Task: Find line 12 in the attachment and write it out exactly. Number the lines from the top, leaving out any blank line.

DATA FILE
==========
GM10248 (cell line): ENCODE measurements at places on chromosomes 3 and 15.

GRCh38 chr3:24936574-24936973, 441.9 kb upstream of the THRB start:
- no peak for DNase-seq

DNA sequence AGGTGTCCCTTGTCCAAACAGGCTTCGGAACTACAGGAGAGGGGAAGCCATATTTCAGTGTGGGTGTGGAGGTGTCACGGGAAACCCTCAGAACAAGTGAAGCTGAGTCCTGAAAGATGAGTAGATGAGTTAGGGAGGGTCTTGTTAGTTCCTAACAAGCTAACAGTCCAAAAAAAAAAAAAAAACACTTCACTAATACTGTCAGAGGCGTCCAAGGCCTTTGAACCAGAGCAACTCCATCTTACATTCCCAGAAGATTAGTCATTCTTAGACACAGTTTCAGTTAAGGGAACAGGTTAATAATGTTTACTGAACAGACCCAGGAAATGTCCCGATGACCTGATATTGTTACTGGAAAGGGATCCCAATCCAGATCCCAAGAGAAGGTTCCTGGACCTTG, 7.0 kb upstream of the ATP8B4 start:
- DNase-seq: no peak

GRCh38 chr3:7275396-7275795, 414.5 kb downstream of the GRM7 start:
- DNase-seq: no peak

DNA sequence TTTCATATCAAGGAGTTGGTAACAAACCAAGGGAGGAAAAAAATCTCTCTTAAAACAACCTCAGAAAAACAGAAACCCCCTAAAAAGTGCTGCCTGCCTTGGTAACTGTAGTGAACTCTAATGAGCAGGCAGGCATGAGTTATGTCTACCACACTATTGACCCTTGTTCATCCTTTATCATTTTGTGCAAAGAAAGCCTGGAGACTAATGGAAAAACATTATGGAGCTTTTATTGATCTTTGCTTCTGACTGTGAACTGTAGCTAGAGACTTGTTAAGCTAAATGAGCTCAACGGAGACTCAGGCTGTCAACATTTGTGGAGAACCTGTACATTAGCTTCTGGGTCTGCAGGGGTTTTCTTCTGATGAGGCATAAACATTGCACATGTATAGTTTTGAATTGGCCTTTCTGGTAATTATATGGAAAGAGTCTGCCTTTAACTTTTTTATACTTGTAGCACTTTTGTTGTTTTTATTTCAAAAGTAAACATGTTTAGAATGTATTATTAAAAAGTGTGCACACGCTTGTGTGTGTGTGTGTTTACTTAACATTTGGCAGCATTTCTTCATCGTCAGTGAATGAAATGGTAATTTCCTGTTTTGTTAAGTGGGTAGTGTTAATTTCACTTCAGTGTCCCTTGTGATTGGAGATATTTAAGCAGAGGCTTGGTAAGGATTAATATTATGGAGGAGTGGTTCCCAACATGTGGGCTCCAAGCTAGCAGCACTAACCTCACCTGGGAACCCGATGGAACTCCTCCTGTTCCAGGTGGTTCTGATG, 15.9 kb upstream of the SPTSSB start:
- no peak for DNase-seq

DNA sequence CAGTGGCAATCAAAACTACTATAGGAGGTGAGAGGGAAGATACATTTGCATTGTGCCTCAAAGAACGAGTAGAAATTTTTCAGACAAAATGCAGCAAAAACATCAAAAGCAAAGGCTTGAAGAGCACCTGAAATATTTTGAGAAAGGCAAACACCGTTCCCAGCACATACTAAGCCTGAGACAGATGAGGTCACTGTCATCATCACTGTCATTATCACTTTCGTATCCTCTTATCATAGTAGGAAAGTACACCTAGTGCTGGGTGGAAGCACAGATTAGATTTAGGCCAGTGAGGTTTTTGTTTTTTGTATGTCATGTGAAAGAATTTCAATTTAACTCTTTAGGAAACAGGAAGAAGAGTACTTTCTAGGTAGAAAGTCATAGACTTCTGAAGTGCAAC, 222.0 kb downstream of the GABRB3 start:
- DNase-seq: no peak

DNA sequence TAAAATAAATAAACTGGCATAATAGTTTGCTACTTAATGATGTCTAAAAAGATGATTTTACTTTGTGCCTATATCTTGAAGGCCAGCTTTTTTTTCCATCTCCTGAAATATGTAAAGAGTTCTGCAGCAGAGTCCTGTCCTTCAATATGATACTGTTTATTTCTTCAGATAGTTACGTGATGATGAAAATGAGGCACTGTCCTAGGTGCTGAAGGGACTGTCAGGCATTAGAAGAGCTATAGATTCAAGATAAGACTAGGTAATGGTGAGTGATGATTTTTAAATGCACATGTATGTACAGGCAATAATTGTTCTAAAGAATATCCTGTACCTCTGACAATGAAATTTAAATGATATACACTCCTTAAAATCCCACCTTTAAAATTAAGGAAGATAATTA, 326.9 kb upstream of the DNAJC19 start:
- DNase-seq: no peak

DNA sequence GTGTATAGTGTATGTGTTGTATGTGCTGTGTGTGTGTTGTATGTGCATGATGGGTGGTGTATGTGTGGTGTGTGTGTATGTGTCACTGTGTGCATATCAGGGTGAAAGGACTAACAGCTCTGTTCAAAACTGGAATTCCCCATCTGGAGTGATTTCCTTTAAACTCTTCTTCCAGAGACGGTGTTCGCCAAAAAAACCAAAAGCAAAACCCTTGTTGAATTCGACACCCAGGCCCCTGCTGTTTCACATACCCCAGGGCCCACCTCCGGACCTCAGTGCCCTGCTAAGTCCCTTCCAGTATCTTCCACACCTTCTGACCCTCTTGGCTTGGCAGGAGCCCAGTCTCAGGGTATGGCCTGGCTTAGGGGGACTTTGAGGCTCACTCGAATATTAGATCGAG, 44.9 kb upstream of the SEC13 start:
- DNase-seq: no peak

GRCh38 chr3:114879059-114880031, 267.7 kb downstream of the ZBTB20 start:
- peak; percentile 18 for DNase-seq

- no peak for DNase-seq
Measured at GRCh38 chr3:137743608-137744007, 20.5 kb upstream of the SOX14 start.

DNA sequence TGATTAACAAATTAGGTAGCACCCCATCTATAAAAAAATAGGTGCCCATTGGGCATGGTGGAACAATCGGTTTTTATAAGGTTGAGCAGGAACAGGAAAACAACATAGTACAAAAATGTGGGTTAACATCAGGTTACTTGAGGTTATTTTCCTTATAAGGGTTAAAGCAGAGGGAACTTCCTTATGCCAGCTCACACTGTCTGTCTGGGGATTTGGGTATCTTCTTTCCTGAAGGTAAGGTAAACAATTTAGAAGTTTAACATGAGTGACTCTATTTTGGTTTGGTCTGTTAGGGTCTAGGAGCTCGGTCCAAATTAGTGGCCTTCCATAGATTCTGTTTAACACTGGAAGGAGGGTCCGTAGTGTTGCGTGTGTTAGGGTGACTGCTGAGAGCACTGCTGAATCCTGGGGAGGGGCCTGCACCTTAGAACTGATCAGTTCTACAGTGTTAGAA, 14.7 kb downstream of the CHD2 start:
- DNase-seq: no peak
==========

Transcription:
DNA sequence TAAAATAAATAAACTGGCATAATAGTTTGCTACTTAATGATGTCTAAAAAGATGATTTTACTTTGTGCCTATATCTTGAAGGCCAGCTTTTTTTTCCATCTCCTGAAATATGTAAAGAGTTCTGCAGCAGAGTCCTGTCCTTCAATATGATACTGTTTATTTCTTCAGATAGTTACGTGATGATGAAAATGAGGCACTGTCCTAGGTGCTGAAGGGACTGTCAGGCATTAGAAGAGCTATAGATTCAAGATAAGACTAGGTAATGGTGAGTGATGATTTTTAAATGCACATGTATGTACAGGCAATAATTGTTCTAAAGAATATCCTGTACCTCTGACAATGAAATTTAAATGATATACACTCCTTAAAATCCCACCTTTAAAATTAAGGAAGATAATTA, 326.9 kb upstream of the DNAJC19 start: